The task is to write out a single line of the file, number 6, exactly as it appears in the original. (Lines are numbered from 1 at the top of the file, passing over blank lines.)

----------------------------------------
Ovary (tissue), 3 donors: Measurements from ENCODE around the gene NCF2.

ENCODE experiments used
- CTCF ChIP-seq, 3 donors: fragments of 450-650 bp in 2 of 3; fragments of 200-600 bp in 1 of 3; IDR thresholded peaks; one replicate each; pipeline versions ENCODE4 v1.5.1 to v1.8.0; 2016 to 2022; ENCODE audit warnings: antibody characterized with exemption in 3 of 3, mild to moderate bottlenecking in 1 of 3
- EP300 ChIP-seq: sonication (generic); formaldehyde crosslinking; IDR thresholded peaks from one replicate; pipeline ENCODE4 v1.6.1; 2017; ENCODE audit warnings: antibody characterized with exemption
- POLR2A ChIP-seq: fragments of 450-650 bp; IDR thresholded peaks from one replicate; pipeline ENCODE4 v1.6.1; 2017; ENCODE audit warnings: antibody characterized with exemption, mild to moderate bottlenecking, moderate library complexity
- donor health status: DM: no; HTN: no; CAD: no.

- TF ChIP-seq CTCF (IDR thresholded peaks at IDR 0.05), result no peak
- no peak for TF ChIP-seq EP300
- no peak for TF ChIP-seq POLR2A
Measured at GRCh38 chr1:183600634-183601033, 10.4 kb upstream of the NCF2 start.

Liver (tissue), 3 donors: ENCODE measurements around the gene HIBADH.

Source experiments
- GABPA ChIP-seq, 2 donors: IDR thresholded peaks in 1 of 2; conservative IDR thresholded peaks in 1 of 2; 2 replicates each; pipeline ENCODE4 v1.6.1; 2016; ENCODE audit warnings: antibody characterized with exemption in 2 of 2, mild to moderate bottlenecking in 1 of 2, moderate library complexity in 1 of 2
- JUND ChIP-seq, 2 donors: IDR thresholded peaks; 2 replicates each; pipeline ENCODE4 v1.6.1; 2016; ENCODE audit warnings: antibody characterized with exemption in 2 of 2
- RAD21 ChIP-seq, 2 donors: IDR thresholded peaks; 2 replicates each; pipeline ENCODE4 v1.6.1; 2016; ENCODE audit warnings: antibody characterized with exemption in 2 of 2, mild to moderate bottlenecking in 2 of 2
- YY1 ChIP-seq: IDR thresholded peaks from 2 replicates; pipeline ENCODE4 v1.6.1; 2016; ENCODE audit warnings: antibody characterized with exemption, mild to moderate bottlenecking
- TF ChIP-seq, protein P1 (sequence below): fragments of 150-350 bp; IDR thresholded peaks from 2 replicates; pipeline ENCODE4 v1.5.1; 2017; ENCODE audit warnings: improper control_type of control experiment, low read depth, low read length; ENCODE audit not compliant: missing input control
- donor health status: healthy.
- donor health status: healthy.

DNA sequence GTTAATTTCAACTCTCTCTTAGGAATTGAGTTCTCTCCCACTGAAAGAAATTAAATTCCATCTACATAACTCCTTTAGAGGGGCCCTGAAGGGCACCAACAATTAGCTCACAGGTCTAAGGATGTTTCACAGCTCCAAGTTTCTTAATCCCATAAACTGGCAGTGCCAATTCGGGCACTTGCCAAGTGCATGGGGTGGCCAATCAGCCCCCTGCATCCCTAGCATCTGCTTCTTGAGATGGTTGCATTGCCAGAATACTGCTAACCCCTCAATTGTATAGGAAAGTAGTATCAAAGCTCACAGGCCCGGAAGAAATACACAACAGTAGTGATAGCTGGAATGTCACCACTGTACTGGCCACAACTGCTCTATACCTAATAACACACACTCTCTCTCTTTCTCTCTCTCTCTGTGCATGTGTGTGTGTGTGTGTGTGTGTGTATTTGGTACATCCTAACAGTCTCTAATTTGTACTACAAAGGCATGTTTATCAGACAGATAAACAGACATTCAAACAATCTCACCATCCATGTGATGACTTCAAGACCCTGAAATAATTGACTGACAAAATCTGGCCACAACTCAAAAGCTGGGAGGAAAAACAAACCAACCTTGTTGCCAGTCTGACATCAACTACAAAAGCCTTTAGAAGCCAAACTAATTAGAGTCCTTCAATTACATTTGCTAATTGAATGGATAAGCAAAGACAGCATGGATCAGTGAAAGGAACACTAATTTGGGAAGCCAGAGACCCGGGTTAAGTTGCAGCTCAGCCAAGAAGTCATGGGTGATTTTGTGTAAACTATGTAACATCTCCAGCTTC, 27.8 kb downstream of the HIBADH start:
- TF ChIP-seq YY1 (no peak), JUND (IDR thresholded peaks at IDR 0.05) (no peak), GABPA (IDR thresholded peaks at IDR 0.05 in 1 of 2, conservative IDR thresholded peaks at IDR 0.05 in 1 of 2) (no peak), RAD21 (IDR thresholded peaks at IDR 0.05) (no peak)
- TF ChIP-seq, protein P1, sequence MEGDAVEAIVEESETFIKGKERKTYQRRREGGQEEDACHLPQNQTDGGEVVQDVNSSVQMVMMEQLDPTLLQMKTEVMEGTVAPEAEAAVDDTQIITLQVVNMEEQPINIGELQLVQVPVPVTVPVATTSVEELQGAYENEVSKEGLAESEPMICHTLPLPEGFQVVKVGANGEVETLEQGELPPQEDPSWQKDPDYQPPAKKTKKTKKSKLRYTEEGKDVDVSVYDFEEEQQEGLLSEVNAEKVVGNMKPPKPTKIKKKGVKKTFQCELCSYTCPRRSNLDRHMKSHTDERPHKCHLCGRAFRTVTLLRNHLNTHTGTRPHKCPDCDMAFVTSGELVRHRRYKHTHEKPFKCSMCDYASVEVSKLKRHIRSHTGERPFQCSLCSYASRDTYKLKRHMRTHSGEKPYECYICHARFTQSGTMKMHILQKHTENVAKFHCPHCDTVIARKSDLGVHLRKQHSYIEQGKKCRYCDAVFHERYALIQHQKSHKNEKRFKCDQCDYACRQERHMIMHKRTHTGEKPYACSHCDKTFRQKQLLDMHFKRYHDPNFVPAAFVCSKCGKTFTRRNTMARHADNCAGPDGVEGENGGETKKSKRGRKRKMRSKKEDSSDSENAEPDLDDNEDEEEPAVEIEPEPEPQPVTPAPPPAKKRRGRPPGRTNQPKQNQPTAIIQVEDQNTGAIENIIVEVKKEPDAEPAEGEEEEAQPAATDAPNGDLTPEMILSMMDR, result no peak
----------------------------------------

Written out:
- donor health status: DM: no; HTN: no; CAD: no.